Special to The Lake Report
The Niagara-on-the-Lake Museum’s latest documentary club discussion brought a unique figure in Black history to the spotlight.
The Zoom meeting on Feb. 5 led by Barbara (Babs) Worthy brought forth community discussion on a documentary from The Canadians: Biographies of a Nation titled “Rose Fortune.”
Fortune was a Black Loyalist and the child of runaway slaves. The family settled in Nova Scotia's Annapolis Valley.
In Canada, she was an entrepreneur who worked as a baggage carrier and ran a “wakeup call” service that alerted people in nearby inns about missing departing ships, according to the Canadian Encyclopedia. She also was the first female police officer in Canada.
The film seemed to open viewers' eyes to the truths of Nova Scotia’s role in slavery and the turmoil that many, including Fortune, faced.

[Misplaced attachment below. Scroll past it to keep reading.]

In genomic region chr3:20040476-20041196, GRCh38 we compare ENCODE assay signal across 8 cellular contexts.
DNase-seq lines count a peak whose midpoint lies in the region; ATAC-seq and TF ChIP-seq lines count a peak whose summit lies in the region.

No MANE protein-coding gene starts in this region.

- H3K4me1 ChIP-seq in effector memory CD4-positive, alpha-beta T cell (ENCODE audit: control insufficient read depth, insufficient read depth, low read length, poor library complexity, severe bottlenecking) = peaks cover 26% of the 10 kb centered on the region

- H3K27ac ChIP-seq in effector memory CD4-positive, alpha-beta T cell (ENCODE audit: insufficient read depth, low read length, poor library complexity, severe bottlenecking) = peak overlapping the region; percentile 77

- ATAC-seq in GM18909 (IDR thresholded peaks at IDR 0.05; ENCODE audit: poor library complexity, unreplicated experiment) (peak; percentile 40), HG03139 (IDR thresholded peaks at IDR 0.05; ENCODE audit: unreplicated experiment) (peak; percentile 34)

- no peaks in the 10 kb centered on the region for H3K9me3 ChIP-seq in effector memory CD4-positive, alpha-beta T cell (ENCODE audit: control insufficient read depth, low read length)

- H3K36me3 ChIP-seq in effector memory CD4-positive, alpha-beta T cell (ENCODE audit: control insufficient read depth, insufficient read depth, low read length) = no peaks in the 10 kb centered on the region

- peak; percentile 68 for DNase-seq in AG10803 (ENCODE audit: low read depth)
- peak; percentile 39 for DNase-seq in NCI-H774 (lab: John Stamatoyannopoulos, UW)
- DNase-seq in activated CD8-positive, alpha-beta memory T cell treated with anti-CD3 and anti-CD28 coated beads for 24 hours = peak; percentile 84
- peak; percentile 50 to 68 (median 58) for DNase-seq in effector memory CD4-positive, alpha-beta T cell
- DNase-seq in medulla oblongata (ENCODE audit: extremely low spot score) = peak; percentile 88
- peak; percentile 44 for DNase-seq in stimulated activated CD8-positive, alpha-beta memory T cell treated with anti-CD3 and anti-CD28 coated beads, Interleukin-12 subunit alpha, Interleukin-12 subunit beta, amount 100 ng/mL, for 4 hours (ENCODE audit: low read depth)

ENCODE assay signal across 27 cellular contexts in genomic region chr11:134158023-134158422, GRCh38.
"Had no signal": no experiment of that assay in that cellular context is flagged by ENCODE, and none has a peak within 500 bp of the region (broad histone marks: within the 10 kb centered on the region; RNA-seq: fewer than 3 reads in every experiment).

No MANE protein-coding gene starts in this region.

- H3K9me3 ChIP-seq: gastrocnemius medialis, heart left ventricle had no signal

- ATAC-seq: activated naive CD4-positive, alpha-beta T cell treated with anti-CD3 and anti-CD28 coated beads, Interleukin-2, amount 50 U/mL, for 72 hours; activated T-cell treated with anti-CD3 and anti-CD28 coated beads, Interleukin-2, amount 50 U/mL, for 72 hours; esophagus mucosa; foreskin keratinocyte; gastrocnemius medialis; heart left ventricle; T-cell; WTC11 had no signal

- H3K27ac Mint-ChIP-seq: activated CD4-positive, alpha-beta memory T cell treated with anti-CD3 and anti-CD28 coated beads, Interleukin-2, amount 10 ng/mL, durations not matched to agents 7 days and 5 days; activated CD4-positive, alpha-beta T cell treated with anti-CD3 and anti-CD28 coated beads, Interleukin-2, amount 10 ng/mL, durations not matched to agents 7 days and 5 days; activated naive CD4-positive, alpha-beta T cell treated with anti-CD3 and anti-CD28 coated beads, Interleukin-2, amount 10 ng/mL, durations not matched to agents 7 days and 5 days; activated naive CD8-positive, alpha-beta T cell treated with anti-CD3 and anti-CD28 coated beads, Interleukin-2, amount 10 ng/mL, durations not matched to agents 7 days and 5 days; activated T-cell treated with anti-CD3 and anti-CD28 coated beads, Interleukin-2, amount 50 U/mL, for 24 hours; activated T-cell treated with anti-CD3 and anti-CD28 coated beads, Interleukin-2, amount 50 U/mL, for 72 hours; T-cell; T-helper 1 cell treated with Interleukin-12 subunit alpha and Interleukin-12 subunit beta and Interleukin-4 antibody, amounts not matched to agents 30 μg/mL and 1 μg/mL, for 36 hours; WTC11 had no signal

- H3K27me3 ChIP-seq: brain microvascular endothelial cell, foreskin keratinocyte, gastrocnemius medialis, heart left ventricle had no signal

“It’s sort of strange that a community founded on Quakers, strict Christians, would have engaged in (slavery) without a hesitation,” said Christine Earl.
“I think (Fortune’s) life was in danger because of the Fugitive Slave Act and any ship pulling in could have carried men, bounty hunters, slave hunters, who could have taken her back very quickly,” said Denise Ascenzo.
The documentary, while important and informative, seemed to fall short of viewers’ expectations in terms of details.
“I really enjoyed a lot of the information and I also enjoyed the fact that they found relatives or the descendants of this woman, I appreciate that but I feel like I wanted more,” said Ascenzo.
Other attendees shared a similar sentiment.
Despite those perceived shortcomings, people left the discussion with a better understanding of an important figure and a thirst for more information on Black Canadian history.
The next Doc Club meeting on March 5 will be a discussion about a film on Agnes MacPhail, Canada's first female MP.
To register, contact Barabara Worthy at firstname.lastname@example.org.